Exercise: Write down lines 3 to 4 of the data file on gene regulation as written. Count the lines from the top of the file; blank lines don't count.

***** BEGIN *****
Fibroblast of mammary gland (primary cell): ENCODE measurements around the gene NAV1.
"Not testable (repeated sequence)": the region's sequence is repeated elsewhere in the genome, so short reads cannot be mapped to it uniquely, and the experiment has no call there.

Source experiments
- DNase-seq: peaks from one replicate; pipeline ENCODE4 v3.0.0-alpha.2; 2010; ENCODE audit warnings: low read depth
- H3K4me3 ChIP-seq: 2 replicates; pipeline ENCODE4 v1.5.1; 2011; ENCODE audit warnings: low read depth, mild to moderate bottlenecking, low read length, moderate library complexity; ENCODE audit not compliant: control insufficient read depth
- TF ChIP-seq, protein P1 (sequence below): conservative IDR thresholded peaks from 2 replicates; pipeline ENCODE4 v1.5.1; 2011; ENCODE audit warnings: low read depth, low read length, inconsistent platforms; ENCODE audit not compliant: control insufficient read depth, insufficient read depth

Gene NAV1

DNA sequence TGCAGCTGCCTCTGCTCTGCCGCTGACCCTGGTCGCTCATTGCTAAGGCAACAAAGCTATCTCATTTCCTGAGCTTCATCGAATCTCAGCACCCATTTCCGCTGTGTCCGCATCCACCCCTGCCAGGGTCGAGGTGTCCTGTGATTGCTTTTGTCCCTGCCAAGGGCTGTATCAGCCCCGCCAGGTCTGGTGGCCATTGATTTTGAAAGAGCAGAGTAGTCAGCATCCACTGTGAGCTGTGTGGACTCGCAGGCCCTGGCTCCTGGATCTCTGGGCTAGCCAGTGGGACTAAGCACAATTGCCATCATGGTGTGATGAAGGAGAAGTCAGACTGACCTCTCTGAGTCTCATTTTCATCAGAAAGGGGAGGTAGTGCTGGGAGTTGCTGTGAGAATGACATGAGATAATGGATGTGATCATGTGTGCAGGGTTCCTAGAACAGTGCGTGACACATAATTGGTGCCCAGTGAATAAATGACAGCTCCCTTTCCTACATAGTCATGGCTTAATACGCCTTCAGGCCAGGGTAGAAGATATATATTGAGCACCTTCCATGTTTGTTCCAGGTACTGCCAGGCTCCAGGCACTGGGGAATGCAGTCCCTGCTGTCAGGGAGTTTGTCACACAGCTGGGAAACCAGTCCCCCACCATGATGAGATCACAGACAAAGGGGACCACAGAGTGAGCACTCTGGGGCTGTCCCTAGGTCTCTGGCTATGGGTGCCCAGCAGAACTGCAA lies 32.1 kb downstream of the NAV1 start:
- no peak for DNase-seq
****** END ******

Source experiments
- DNase-seq: peaks from one replicate; pipeline ENCODE4 v3.0.0-alpha.2; 2010; ENCODE audit warnings: low read depth